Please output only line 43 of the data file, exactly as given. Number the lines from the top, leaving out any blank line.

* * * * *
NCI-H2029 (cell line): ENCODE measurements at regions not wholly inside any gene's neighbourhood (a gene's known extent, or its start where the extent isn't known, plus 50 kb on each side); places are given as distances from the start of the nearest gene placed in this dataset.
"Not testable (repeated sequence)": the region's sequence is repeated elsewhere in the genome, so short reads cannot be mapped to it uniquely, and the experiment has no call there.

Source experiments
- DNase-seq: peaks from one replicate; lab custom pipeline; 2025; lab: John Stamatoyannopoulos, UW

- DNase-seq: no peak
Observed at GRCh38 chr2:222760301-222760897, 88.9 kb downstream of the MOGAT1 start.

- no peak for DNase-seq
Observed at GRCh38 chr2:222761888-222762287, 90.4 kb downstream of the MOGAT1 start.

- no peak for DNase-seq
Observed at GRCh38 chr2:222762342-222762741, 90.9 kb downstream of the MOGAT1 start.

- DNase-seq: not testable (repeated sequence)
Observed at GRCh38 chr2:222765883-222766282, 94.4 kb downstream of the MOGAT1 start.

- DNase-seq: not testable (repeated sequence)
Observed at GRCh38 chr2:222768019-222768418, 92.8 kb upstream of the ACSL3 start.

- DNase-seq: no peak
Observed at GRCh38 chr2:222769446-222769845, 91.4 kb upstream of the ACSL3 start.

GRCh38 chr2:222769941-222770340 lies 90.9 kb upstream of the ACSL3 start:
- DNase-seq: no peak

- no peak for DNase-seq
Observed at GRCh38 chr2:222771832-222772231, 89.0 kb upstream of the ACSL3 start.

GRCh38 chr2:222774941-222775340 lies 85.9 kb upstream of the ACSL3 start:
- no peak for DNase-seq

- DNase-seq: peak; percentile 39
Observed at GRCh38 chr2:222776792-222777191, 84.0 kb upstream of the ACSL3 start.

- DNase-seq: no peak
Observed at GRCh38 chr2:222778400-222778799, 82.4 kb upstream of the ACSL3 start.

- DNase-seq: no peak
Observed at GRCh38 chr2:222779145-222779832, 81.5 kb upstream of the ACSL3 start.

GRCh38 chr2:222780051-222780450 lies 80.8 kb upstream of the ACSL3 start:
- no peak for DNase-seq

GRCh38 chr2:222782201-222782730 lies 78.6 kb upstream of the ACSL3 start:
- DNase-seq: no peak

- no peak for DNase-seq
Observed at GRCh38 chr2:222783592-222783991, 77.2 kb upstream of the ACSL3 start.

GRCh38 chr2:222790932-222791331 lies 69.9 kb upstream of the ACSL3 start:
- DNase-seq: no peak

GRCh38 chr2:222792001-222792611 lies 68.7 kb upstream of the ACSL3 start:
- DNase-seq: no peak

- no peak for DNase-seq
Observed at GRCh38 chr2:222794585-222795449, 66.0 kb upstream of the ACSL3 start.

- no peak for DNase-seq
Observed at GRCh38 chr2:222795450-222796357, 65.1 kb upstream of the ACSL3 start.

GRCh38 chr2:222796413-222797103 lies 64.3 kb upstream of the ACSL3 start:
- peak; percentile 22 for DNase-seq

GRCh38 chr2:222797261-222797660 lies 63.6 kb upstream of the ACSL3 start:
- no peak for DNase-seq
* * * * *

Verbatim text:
GRCh38 chr2:222796413-222797103 lies 64.3 kb upstream of the ACSL3 start: